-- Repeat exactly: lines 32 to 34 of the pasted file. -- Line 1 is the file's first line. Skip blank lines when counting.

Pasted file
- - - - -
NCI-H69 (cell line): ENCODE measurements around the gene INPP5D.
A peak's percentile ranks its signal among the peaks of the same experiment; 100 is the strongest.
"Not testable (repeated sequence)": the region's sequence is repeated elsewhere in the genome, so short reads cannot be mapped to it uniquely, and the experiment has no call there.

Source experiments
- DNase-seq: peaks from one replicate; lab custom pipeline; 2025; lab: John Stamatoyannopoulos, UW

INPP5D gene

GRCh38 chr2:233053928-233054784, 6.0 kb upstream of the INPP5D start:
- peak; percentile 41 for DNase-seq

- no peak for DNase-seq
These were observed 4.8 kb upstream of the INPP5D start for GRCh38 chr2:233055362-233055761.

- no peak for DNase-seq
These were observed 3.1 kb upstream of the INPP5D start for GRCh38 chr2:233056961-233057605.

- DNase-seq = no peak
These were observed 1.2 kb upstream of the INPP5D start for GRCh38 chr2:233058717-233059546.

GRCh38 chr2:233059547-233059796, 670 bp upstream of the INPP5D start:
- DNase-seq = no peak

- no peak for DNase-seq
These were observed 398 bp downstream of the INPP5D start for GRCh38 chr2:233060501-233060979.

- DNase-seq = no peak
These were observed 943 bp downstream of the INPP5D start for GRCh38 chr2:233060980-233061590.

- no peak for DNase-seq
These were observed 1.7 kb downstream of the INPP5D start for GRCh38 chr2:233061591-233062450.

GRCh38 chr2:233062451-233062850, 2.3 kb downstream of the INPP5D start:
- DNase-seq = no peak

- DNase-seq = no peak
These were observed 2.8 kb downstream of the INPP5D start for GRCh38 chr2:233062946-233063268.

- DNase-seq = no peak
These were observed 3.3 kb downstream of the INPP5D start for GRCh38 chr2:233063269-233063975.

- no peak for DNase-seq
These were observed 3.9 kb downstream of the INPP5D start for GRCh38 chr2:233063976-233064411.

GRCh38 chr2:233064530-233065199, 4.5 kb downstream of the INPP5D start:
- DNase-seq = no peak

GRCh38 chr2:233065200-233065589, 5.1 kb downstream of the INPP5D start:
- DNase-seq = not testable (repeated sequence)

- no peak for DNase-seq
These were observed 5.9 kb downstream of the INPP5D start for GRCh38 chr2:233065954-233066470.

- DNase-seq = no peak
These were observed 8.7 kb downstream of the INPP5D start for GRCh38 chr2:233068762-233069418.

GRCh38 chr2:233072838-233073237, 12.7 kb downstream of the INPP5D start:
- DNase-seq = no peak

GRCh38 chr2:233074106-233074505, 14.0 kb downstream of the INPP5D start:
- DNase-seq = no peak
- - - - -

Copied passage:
- DNase-seq = no peak

GRCh38 chr2:233065200-233065589, 5.1 kb downstream of the INPP5D start:
- DNase-seq = not testable (repeated sequence)